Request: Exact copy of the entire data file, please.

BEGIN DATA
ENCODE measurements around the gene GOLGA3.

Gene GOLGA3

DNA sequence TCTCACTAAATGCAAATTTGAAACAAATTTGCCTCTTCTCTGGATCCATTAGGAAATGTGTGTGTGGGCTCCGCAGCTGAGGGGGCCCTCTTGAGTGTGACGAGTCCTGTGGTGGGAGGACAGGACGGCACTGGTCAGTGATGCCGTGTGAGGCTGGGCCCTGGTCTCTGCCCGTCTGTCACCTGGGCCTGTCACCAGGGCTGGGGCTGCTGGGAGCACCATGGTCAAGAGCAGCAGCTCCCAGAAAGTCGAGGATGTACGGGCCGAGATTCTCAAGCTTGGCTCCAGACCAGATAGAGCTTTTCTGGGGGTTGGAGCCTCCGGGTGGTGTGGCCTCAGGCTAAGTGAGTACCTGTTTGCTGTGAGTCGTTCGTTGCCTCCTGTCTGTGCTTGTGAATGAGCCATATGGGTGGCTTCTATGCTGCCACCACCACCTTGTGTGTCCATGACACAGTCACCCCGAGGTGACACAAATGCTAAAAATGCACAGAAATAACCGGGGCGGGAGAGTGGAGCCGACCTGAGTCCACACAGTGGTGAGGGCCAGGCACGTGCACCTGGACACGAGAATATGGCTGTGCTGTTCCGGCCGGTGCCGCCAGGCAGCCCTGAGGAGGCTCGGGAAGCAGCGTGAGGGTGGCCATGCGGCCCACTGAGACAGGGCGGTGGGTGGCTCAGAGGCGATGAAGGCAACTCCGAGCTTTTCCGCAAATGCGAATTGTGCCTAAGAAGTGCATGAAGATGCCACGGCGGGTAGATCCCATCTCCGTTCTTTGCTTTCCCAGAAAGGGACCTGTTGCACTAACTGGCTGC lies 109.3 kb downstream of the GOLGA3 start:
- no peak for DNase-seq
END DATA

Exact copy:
ENCODE measurements around the gene GOLGA3.

Gene GOLGA3

DNA sequence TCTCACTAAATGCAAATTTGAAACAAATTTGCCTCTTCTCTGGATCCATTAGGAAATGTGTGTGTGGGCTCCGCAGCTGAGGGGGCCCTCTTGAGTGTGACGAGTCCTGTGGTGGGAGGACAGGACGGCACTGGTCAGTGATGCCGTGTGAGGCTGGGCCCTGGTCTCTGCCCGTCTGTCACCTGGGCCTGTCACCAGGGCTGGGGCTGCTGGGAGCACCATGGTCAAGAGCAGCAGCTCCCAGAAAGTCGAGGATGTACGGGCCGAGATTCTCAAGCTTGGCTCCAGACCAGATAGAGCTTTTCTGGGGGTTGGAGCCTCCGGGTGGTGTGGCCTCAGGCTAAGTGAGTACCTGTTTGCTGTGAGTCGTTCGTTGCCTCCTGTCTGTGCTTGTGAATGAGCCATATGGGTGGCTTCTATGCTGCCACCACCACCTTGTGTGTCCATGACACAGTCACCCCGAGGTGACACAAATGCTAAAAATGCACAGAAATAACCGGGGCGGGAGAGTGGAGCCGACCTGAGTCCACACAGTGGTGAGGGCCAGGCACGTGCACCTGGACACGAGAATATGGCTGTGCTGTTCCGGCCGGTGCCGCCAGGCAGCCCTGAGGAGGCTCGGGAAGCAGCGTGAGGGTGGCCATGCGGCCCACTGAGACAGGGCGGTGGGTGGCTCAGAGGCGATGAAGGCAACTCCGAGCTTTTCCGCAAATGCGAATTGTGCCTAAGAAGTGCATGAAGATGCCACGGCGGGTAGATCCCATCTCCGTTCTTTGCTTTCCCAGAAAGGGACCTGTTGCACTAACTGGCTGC lies 109.3 kb downstream of the GOLGA3 start:
- no peak for DNase-seq